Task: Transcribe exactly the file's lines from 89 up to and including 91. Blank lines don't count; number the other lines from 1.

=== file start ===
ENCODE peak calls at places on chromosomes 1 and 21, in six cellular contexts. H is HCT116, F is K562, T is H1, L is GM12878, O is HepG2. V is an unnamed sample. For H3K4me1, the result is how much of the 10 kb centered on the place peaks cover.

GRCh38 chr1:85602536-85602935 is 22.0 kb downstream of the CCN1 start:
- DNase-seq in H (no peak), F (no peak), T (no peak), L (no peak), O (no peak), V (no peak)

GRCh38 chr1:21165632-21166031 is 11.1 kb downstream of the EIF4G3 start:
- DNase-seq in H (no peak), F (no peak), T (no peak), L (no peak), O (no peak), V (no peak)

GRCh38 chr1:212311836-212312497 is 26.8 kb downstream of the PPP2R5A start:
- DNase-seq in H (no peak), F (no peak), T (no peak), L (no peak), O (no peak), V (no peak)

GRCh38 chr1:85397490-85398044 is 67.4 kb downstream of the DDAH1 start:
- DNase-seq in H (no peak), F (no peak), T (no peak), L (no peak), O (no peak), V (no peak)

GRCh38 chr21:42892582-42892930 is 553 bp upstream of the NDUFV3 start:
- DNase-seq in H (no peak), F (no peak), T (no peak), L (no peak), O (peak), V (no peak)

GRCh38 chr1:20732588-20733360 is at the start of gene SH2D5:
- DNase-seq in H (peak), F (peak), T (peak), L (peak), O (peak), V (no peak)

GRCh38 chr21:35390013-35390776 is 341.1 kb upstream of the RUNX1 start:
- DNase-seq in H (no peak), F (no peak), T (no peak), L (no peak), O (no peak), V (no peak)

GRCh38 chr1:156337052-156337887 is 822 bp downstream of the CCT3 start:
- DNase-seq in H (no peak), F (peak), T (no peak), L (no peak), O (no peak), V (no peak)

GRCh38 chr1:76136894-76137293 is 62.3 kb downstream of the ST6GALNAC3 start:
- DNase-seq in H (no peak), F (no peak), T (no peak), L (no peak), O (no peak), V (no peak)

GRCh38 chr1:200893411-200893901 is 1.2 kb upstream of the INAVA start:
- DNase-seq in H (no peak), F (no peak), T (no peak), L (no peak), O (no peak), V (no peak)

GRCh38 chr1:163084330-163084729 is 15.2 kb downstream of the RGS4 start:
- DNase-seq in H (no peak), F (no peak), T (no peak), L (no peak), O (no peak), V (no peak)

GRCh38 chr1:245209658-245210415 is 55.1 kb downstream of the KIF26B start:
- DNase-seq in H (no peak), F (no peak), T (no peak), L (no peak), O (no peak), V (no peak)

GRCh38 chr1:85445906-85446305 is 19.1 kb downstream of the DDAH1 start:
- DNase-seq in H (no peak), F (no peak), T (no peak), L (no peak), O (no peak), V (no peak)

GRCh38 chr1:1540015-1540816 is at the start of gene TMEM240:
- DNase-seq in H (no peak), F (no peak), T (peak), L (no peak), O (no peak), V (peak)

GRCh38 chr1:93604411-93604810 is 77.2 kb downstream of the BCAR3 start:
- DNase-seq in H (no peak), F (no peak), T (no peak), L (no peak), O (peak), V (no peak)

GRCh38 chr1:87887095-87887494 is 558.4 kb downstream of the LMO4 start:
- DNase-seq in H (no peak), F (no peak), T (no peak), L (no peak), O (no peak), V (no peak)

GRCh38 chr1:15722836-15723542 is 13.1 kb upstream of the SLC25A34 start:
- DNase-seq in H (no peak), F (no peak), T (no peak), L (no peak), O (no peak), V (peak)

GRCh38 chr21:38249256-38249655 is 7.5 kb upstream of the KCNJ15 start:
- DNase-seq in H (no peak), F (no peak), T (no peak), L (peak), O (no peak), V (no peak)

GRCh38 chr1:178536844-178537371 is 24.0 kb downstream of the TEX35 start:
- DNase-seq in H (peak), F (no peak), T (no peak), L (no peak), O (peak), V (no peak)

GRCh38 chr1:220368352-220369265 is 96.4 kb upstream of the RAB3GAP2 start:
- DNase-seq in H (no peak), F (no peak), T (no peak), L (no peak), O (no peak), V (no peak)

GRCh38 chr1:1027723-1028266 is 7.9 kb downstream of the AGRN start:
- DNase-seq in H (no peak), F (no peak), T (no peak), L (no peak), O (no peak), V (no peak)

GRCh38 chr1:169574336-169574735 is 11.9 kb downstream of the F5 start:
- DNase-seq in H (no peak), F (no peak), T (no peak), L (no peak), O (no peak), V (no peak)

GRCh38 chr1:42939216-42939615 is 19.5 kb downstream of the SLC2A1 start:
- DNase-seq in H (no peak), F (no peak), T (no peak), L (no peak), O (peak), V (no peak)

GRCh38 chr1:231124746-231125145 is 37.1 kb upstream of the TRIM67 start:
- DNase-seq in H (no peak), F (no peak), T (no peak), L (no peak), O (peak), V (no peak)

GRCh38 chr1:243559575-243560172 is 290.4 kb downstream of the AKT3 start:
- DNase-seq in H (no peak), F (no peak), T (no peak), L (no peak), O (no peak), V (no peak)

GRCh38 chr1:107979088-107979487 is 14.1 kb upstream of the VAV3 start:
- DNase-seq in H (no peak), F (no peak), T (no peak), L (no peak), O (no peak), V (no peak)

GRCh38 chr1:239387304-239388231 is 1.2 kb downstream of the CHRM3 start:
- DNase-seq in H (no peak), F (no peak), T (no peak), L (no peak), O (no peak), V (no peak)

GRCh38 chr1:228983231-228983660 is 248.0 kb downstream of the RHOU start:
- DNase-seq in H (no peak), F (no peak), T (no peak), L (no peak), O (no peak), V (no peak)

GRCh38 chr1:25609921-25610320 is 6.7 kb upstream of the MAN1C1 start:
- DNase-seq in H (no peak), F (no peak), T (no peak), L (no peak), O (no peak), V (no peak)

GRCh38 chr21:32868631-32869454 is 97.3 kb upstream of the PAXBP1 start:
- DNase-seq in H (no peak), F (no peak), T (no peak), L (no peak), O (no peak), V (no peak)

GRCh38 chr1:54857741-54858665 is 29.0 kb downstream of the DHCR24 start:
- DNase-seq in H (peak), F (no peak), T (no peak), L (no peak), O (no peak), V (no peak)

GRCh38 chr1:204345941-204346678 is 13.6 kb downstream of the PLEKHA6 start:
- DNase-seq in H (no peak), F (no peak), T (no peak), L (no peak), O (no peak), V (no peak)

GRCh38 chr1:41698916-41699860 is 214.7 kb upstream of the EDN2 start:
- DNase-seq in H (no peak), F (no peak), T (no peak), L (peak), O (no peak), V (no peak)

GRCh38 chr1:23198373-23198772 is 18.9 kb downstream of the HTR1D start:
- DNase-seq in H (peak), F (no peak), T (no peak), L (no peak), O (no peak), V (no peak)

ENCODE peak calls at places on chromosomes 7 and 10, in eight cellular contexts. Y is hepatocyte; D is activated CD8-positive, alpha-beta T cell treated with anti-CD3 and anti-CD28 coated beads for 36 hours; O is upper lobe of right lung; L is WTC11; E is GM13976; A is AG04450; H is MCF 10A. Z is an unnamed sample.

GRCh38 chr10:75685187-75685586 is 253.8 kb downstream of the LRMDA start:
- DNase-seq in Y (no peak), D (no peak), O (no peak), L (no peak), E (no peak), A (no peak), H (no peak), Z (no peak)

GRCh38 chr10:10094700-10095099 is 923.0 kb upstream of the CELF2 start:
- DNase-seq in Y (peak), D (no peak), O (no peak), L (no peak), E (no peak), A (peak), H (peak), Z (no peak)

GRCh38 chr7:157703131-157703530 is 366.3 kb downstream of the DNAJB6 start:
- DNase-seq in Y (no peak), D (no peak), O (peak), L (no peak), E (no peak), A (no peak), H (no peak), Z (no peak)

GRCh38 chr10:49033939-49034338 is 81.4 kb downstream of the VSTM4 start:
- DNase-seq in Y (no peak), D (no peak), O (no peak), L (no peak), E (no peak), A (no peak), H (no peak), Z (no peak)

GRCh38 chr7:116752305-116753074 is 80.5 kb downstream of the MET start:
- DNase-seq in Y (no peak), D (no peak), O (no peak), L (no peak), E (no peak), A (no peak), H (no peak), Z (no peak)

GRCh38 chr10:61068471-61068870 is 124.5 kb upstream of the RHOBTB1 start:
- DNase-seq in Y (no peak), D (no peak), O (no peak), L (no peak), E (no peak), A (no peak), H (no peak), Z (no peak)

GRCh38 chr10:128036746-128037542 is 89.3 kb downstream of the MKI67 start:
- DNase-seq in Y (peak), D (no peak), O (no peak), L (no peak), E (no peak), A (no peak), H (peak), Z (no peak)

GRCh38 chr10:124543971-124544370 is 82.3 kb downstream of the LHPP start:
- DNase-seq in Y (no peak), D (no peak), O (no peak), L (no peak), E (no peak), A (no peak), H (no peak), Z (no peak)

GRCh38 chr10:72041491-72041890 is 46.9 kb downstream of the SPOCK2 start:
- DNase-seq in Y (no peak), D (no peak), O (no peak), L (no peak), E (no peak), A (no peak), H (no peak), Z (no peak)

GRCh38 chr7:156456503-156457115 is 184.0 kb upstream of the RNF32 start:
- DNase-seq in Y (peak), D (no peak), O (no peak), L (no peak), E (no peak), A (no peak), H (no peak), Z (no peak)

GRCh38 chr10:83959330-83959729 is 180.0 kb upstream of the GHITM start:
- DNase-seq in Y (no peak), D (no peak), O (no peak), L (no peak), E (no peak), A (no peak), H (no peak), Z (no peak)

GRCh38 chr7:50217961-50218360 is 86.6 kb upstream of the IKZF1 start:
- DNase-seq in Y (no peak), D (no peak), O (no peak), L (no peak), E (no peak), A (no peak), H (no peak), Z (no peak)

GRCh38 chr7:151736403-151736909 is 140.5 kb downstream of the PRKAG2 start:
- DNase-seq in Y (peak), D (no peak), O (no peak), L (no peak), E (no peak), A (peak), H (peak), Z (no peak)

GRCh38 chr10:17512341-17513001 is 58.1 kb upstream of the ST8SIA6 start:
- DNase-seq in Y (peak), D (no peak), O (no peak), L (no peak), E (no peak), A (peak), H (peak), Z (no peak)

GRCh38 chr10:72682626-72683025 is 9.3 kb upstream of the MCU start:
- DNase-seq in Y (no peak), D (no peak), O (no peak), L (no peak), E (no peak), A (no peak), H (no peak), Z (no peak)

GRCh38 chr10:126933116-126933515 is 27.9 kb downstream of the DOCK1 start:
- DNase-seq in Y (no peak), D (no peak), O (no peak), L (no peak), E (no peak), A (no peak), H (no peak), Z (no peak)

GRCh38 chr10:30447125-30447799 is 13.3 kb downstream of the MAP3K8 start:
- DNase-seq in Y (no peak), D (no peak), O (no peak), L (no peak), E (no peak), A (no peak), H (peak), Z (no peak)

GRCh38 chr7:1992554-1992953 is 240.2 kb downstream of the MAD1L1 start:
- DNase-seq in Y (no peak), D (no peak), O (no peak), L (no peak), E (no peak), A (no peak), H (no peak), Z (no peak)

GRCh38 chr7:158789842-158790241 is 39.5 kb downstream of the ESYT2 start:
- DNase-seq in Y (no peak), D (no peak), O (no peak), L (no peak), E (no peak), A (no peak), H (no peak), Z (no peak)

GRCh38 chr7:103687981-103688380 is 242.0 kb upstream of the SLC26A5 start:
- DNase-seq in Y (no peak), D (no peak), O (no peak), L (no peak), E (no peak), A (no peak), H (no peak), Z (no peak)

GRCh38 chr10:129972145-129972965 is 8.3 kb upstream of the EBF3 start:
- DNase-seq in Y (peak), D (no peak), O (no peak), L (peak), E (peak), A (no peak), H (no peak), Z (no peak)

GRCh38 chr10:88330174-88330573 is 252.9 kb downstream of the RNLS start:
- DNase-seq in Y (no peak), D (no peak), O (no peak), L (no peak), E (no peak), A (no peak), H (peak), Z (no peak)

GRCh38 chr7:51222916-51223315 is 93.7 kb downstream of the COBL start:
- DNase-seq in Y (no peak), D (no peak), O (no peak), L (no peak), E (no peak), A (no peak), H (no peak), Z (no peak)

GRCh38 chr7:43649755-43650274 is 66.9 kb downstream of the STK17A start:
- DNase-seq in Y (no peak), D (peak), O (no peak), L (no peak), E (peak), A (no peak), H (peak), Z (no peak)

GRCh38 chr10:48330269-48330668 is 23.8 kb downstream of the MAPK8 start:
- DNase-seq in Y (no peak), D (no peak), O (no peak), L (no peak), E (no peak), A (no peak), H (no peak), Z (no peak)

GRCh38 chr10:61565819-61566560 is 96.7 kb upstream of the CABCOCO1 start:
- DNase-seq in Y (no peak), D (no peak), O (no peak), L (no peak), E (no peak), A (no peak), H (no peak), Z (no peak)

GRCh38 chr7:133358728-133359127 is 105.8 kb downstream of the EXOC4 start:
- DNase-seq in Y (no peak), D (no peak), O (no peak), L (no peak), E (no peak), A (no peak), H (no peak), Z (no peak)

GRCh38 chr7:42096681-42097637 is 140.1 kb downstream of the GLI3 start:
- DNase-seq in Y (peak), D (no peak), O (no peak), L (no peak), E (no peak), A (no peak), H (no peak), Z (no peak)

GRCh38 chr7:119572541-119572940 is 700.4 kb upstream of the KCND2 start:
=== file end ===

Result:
GRCh38 chr7:156456503-156457115 is 184.0 kb upstream of the RNF32 start:
- DNase-seq in Y (peak), D (no peak), O (no peak), L (no peak), E (no peak), A (no peak), H (no peak), Z (no peak)

GRCh38 chr10:83959330-83959729 is 180.0 kb upstream of the GHITM start: